What Lies Beneath

May 28, 2009

About the author: Jerry B. Sanders, CPESC, is founder and chief executive officer of Sanco Design Inc. Sanders can be reached by e-mail at [email protected].


Related search terms from www.waterinfolink.com:
soil stability, drainage, IECA

Understanding the principles of proper drainage and control of surface and subsurface water and how these principles impact soil infrastructure is vital for the development of a stable site.

As you stand overlooking a project, you can see the impact of uncontrolled surface water as it sheets across the site. The movement of free water over an unprotected surface results in the deterioration of the site and is commonly known as erosion. The particles of the soil are destabilized, break loose from the surface and migrate with the water flow, creating erosion rills, shallow gullies and eroded creek channels. The uncontrolled flow and lack of adequate surface cover immediately are identified as the reasons for the soil loss and instability.

However, there is another flow pattern—not as easily identified—that also results in the destabilization of the Earth’s surface. This flow pattern is located beneath the surface, migrating along hair-like channels, through granular bands of soil and open seams of shale and stone. This flow of free water creates static water pools, saturated soils and increased pore pressure along slopes and hillsides.

The impacts of uncontrolled subsurface water are similar to those of its counterpart on the surface. Sinkholes develop as static water pools fill and dry out, and slip planes occur along steep banks, resulting in landslides and slope failure. The saturation of the soil along the toe of the slope reduces the load-bearing capacity of the supporting soil, resulting in potential global instability.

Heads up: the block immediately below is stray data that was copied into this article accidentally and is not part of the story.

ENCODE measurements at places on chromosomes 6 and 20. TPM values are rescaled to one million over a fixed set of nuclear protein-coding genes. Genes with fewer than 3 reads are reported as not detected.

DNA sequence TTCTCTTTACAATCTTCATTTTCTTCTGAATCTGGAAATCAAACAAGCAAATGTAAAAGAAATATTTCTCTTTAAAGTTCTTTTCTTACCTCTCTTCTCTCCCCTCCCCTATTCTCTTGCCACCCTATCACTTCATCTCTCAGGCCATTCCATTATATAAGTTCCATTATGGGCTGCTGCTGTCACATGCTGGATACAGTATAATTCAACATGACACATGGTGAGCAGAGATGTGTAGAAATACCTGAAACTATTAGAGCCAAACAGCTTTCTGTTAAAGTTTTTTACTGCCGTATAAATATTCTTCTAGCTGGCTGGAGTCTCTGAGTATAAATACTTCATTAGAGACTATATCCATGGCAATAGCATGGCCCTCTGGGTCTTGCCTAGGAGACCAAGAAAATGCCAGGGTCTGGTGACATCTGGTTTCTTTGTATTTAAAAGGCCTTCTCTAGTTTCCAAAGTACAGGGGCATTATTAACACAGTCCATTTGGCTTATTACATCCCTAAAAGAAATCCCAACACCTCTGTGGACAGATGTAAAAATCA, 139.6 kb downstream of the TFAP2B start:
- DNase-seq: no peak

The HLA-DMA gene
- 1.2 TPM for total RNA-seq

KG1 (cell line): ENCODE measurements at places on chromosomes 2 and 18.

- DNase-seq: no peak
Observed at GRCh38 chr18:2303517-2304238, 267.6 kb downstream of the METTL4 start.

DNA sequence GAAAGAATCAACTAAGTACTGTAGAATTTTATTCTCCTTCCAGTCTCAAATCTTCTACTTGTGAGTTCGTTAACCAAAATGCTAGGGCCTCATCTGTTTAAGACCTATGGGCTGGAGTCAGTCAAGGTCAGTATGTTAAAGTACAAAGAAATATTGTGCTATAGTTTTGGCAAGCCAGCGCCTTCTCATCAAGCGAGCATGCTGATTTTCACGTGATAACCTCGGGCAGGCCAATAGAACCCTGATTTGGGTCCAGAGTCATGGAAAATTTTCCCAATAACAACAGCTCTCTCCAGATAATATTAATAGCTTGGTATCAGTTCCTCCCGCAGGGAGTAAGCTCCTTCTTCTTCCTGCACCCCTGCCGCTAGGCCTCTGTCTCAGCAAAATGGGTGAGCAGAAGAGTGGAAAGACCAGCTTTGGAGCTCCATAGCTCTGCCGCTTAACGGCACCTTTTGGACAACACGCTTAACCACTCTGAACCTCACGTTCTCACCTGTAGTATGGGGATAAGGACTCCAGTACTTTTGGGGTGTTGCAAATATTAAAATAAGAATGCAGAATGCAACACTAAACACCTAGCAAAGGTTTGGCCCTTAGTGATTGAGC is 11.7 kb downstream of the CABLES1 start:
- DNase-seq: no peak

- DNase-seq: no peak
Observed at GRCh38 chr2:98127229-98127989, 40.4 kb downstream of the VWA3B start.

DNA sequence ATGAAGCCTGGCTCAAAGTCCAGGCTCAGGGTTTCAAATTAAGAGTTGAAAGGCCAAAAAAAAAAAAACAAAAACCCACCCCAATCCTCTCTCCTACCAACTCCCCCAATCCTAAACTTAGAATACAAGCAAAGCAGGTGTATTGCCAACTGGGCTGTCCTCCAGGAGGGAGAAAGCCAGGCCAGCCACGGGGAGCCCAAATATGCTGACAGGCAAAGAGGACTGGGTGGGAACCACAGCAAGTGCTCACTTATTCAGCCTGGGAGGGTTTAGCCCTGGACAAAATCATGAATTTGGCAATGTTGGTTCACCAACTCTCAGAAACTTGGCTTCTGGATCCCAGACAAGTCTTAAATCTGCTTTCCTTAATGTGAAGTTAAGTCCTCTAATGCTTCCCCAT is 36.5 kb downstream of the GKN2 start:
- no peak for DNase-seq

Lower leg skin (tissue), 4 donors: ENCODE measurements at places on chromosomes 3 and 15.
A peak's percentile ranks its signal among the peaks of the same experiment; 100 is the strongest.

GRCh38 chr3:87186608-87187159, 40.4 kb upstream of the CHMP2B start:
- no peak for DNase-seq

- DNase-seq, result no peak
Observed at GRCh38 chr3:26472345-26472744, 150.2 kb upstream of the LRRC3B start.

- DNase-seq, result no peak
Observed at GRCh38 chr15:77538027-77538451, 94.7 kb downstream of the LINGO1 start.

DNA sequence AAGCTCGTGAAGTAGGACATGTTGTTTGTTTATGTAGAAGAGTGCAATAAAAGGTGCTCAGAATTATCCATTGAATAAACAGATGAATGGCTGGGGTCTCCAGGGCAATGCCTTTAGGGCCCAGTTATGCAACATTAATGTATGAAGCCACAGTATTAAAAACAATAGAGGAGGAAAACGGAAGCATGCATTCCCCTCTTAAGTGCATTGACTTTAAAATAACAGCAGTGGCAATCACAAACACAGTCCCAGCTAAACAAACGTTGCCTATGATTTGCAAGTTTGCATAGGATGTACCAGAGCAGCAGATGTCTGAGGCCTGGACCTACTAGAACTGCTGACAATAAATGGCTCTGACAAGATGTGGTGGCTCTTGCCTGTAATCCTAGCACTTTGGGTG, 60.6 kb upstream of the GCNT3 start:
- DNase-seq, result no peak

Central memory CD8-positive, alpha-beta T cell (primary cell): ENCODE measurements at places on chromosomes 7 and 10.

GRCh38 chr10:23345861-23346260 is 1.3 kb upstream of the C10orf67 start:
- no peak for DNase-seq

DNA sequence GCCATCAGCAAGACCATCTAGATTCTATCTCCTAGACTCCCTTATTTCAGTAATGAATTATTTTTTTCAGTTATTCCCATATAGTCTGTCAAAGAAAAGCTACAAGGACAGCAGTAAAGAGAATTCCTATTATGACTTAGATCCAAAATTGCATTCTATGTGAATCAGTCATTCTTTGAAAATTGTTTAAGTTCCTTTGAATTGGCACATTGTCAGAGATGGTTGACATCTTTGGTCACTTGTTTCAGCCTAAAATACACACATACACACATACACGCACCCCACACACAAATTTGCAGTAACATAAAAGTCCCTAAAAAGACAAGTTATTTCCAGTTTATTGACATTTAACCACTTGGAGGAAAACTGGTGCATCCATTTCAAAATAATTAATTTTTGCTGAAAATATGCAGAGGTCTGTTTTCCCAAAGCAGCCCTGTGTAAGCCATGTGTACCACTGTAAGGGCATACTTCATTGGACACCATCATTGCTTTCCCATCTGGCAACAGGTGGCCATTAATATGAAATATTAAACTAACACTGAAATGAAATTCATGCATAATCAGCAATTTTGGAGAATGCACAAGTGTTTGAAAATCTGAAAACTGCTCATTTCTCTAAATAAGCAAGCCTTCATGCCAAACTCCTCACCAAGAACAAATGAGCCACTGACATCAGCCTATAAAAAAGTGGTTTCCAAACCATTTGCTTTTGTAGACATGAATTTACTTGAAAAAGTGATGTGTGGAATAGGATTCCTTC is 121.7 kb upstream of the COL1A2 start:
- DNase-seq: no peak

You cannot see these processes from the surface, but to stabilize your site, you must know they are there. Fortunately, we have a number of ways to determine if there is potential free water beneath the surface, and there are numerous ways to provide for the control of the water flow and its concentration in the soil.

Soil borings taken at the site provide onsite conditions; however, if the borings are taken during a dry period, there may not be any physical indication of potential moisture. A geotechnical engineer would be of great assistance, but funding for one may not be in the budget.

A good way to proceed with or without soil borings is conducting a thorough site inspection. Note the types of plant material on the site and any indications of wet spots along the slopes or at the toe of the slope. Search for the development of micro-knolls or micro-depressions across the site, indicating the potential development of underground static water pools. Review topographic and soil survey maps of the area to determine original flow patterns and identify the dominant soil and its general characteristics.

Once you have evaluated the site and determined the potential impact of the subsurface water, you can then begin to develop the procedures to direct and control its flow. This can take the shape of installing cutoff drains to intercept the excess water or using numerous drill point and composite drain systems to provide for site dewatering. Redirecting the subsurface flow and providing controlled collection and outlet points for the excess water will result in increased soil stability.

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